Whenever we go to Bari I head to Barivecchia to stock up on homemade orecchiette. A few weekends ago, while visiting Signora Nunzia I not only came away with pasta, I also learned a few new things.
First of all, as you already know, I learned that the signora also makes panzerotti. And she kindly let me follow the process while her family turned out panzerotti after panzerotti with military like precision while I made this video.
I also got the chance to see the family turn their skills to orecchiette making. While I’d seen orecchiette being made before, it’s the kind of thing that (IMHO) you have to watch again and again and again to even begin to get a grasp of the technique and skill involved. While I kept my eye closely glued to the moving hands, trying to figure out how it’s done, Nunzia kept her eyes on the TV. Yes. She doesn’t even have to watch what she’s doing, her hands just keep going non-stop.
After I had hung out in the kitchen for an hour, and bought my 2 kilos of orecchiette to take back home, Nunzia asked me to come back the next day to try them prepared by her, with rape. Here? I asked, looking around the tight little kitchen.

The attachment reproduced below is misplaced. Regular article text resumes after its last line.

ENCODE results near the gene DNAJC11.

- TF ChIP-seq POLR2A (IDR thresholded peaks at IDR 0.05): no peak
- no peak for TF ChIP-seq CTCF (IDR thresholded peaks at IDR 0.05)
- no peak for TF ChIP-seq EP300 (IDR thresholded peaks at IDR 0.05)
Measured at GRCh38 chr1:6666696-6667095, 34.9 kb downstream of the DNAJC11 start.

No! Nella nostra ristorante! she said, pointing across the street. All I saw was a staircase leading up to a small doorway. Vai, vai. Vai a vedere she said.
So I climbed the stairs to find their hidden restaurant. Two rooms, furnished with just enough tables and chairs to act as a makeshift ‘ristorante.’
Of course we came back the next day for lunch. After asking if we ate everything, and were hungry, the food just started coming.
To start, of course, freshly fried panzerotti. Then a speciality from Molfetta, a nearby town: a rustic pie stuffed with slowly cooked onions and a type of local cod. A small dish of bubbling eggplant parmigiana was one of the best I’d ever had. A small portion – ‘just to taste’ – of a barese speciality, riso, patate e cozze. Rice, potatoes and mussels is one of the first dishes I had ever eaten cooked by Domenico’s mother and I’d never seen it on a restaurant menu. I knew this would be the test. “E buono,” Domenico’s mother declared. As she did for everything that came to our table.
The main pasta course was, of course, Nunzia’s handmade orecchiette, dressed alla barese with cime di rapa and anchovies. Our main course, tender, tiny bracciole,(involtini) in a rich tomato sauce. It was only later, at the end of the meal, that we learned the delicious beef was in fact horse. “Never beef” Nunzia’s son declared, shocked that we would even think they would use beef.
And finally, when we thought we couldn’t eat anything more, small slices of torta ubriaco, a kind of drunken chocolate cake made with red wine. I meant to get the recipe, but forgot. Luckily Domenica wrote it up here.
Here is the video I made of the orecchiette making and eating in action. If you watch the video enough times, you may be able to recreate the pasta at home. But for the full experience? Book at seat at Nunzia’s table.
Arco Alto, Bari (Barrivecchia)